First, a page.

#239 And here’s to you, Mr. Robinson
First published Jan, 25, 2018.
Red Robinson: The Last Deejay
by Robin Brunet
Madeira Park: Harbour Publishing, 2016.
$29.95 / 9781550177695
Reviewed by Lani Russwurm
From vaudeville to punk rock, entertainment looms larger than it probably should in Vancouver’s history, considering the city’s dinky stature for most of its existence. One reason for this is the people who made show business their life and Vancouver their base. Ivan Ackery and Hugh Pickett come to mind, and, of course, Red Robinson.
Red Robinson: The Last Deejay is technically a biography, but it feels like Robinson’s memoir. To author Robin Brunet’s credit, he stays out of the way of his subject.
The book traces Robinson’s career in broadcasting, beginning in the 1950s as a teenager. Most Vancouver-raised boomers would enjoy this nostalgic romp through the rock ‘n’ roll era, but very few would relate to the life lived by the protagonist when radio personalities rivalled the music stars they promoted. Robinson rose to local fame as a radio disc jockey just as rock ‘n’ roll was bursting into the mainstream and he was still in high school.
Soon he was earning more money than most adults, driving a shiny new red convertible, hanging out with stars, and fending off teenaged girls. Not bad for a kid from a Comox Valley logging family still living with his mom in East Vancouver.
Predictably, the main strength of the book is that it contains numerous anecdotes about Robinson’s celebrity encounters. Brunet goes into considerable detail on Robinson’s time with Elvis Presley in 1957 during his first and only Vancouver show, which Robinson emceed.
Even in those early days of Elvis’s career, Robinson tells us, there was already a melancholy about him over not being able to live a normal life. For Elvis to enjoy amusement park rides back home, he told Red at the PNE, meant renting the entire fair grounds and making do with the companionship of his handlers (pp. 92-3).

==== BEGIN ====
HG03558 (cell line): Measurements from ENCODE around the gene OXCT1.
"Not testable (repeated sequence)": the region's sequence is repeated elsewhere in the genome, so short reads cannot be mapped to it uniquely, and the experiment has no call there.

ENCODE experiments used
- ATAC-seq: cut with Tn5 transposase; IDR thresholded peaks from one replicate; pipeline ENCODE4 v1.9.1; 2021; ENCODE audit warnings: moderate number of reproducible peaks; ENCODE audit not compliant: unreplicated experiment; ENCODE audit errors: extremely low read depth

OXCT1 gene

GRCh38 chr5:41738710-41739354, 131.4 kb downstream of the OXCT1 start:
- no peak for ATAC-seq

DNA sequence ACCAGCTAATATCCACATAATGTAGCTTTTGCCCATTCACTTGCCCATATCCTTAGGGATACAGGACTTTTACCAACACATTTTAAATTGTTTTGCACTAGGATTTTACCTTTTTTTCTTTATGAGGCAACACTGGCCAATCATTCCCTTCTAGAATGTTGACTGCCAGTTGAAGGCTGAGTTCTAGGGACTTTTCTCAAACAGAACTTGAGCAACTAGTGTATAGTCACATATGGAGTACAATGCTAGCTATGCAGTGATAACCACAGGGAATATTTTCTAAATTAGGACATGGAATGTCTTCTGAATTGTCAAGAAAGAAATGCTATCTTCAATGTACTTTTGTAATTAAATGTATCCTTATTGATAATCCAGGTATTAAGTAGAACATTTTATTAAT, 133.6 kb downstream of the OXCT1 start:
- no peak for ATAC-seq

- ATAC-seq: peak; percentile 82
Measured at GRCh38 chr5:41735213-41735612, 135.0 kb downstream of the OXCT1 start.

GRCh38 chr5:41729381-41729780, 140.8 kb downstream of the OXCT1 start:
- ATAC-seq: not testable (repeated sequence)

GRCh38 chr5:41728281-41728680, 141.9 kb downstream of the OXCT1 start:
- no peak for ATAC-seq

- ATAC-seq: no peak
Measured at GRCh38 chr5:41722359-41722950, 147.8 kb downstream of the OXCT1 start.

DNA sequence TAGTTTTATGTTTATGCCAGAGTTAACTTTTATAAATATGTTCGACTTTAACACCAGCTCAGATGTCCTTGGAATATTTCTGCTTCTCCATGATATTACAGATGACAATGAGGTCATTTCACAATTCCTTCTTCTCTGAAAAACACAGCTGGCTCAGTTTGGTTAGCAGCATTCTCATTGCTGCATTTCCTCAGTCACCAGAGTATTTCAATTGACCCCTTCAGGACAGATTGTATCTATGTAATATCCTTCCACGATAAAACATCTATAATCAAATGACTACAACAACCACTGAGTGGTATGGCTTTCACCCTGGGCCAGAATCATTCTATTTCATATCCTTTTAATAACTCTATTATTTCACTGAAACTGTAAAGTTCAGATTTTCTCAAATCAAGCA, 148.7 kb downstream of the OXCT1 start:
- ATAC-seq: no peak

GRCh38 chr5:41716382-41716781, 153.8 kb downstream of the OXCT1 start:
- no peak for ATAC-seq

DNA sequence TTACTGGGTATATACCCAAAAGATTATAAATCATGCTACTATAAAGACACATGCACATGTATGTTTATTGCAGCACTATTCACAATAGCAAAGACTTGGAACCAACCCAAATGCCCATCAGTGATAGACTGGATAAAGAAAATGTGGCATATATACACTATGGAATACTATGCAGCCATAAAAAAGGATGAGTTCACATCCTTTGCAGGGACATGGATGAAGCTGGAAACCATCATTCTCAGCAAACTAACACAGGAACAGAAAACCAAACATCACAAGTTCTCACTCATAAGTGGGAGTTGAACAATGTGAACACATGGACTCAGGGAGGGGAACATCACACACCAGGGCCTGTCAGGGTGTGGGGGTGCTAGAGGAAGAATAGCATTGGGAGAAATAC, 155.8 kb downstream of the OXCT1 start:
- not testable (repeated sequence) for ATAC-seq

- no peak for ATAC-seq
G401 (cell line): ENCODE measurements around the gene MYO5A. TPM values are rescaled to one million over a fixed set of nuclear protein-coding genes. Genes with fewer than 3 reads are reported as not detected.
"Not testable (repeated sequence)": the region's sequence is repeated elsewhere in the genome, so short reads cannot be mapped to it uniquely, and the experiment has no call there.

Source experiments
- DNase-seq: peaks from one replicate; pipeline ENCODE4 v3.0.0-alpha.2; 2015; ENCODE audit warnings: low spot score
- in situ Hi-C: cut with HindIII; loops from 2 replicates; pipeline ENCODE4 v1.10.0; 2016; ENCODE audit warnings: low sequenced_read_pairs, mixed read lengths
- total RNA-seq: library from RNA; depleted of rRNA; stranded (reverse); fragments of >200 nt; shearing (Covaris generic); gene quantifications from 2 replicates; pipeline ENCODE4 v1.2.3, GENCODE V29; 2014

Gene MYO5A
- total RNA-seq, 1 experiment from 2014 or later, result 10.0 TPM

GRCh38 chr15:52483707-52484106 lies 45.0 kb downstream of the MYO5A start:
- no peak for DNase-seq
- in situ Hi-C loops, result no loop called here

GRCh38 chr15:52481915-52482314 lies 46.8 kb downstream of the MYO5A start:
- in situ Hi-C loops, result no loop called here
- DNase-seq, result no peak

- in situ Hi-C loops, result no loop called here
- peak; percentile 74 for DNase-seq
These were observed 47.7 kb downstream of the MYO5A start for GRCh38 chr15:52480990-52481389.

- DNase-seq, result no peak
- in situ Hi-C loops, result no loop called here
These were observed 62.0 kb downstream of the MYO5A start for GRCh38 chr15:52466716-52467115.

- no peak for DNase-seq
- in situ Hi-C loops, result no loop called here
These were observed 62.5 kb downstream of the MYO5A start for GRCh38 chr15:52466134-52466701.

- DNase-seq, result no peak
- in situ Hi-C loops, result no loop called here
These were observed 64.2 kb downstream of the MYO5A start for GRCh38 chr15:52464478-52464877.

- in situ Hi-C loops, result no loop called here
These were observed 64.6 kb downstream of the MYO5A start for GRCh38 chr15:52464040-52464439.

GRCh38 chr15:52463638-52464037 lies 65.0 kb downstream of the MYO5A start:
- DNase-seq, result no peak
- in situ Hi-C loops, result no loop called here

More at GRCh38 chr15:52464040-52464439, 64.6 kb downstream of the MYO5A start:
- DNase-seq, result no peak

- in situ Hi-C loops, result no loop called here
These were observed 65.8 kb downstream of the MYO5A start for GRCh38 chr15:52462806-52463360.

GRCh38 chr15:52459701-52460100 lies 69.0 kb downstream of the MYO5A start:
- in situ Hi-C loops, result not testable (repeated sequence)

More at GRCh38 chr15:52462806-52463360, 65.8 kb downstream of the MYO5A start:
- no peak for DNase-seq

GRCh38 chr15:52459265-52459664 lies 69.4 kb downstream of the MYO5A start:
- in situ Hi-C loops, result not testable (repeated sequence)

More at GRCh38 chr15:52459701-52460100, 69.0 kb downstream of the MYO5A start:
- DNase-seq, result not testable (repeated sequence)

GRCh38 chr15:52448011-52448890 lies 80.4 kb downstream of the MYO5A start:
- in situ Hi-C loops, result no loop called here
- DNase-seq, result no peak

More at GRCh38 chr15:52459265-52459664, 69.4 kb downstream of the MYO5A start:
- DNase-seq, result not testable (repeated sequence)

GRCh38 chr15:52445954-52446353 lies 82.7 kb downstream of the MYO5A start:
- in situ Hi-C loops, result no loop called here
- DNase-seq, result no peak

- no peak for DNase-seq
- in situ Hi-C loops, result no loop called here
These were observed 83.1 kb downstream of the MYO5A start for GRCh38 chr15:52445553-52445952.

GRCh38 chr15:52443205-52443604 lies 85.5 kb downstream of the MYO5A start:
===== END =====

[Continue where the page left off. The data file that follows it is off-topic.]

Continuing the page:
Robinson’s own celebrity status was obviously on a vastly smaller scale than Elvis’s, but he too was somewhat detached from his peers in the 1950s, making things like dating extra complicated. But in Robinson’s case, the benefits seem to have more than made up for the isolation.
His talents aside, and as Red Robinson: The Last Deejay makes abundantly clear, he lucked out at being the right guy at the right time, and he had a blast.
By the late 1960s, the zeitgeist that had served him so well was leaving Red Robinson behind as rock ‘n’ roll mutated into the harder and psychedelic “rock music” that didn’t resonate with him. His subsequent forays into television, country music broadcasting, and into a second lucrative career as an advertising executive provide fascinating glimpses into the times and into the lesser-known chapters in his life.
For instance, Robinson and his colleagues at an advertising firm responded to gross mismanagement by quitting and starting their own agency. This “staff fire their boss” story was reported in the advertising industry press, and, according to Robinson, inspired an episode of the television series Mad Men (p. 171).
Brunet provides ample context and consults many of Red’s acquaintances for their points of view, including other deejays. He quotes extensively from music manager Bruce Allen (Michael Bublé, Bryan Adams, etc.), who criticizes Robinson for his modesty and lack of ambition.
Robinson’s own perspective is perhaps not always humble, but he comes across as insightful and genuine, and he isn’t stingy with giving others their due.
Red Robinson: The Last Deejay is a compelling biography of a local icon that does everything a book of this nature should.
Lani Russwurm researches and writes about Vancouver history for his Past Tense Vancouver blog. He is the author of Vancouver Was Awesome: A Curious Pictorial History (Arsenal Pulp Press, 2013) and has contributed to numerous local publications and history projects, including Vancouver Confidential (Anvil Press, 2014).
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